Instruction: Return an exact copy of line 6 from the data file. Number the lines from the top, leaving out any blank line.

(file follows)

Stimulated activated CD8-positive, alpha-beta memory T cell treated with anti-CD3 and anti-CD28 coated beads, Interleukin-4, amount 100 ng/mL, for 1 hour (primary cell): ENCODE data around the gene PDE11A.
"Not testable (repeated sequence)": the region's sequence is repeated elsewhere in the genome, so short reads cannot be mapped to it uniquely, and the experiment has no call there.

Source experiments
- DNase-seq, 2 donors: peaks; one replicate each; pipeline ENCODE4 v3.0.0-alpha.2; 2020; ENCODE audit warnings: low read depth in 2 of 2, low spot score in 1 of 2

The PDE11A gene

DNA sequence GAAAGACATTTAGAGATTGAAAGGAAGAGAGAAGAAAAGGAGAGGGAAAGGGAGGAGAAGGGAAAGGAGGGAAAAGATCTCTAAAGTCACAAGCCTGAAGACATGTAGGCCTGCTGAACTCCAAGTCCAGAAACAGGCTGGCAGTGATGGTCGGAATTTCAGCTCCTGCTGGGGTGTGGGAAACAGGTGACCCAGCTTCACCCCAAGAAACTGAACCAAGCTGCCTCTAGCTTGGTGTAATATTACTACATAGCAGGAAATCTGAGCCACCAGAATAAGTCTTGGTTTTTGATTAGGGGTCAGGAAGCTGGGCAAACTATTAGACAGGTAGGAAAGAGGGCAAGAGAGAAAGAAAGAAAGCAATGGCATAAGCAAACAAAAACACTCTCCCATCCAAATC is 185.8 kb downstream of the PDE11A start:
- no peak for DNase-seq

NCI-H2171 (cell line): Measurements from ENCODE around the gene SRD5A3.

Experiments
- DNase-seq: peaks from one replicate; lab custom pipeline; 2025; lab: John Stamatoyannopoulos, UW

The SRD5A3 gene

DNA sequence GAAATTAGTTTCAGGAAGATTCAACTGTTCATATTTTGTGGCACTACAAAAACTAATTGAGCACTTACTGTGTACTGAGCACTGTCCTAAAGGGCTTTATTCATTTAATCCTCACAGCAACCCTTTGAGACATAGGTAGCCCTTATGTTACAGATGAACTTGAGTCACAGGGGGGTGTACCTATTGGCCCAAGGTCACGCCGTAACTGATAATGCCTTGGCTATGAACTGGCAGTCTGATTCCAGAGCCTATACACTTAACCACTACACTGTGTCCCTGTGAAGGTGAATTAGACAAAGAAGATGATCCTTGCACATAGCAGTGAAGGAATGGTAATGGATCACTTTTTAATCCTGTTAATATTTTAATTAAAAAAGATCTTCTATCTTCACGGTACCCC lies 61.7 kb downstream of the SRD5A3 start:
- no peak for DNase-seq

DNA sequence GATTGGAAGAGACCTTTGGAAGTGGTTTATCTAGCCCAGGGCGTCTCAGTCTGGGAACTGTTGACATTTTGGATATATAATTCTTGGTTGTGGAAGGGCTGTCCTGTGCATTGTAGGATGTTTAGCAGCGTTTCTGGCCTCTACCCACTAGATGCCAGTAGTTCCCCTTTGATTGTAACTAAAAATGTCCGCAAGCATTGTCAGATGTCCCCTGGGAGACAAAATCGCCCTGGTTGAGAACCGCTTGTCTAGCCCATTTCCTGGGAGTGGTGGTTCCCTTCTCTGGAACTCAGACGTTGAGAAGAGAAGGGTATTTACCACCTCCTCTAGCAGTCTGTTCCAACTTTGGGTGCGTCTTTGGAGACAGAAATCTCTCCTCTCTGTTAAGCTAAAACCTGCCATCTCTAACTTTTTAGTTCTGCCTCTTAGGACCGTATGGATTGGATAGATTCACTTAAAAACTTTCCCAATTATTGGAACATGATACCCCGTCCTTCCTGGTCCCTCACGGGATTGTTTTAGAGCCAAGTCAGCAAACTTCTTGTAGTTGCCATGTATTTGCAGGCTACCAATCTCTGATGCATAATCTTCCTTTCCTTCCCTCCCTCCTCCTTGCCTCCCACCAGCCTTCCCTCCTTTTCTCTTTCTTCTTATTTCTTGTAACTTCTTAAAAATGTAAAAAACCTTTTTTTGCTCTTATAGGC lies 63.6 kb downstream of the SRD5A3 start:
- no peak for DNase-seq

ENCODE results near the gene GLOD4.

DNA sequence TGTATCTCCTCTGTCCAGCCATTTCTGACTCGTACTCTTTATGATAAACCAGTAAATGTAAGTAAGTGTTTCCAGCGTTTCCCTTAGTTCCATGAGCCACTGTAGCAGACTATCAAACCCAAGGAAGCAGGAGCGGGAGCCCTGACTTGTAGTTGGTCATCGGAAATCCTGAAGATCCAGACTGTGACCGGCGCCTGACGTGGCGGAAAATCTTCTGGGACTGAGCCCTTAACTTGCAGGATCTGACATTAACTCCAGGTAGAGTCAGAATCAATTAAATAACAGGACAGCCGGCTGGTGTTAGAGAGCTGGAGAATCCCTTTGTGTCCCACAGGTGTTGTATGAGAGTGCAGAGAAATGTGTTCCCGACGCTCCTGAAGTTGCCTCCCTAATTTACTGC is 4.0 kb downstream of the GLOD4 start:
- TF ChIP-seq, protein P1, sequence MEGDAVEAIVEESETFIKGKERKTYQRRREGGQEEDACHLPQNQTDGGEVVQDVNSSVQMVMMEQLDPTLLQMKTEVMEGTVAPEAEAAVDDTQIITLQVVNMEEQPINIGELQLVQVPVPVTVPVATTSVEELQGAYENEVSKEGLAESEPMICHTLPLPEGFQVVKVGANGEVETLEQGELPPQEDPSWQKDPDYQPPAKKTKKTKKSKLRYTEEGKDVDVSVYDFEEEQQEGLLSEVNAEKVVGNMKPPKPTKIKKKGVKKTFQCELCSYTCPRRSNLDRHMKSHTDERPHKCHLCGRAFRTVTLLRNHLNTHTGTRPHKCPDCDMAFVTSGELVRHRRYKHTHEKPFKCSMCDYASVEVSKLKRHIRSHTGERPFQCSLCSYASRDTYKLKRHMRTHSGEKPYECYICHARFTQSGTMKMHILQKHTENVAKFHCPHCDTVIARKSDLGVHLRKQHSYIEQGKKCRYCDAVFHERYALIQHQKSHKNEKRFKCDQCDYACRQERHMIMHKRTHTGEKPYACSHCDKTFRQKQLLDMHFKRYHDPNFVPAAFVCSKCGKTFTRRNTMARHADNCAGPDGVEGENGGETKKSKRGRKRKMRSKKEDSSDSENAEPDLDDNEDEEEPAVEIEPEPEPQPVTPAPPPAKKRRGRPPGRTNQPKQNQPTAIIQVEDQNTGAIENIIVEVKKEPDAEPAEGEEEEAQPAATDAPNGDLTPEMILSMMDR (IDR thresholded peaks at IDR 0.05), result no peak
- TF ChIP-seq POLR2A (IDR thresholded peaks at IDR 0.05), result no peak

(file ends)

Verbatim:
DNA sequence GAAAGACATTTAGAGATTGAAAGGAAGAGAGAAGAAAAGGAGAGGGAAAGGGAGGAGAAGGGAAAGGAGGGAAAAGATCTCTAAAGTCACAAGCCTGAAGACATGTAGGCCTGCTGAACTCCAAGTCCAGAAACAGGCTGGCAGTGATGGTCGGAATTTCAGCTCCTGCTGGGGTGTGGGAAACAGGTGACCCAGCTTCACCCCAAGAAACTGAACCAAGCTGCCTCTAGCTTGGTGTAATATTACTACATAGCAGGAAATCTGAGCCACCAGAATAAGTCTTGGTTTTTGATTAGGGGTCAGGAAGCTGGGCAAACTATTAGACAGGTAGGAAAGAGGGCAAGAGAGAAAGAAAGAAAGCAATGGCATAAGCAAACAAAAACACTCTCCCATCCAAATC is 185.8 kb downstream of the PDE11A start: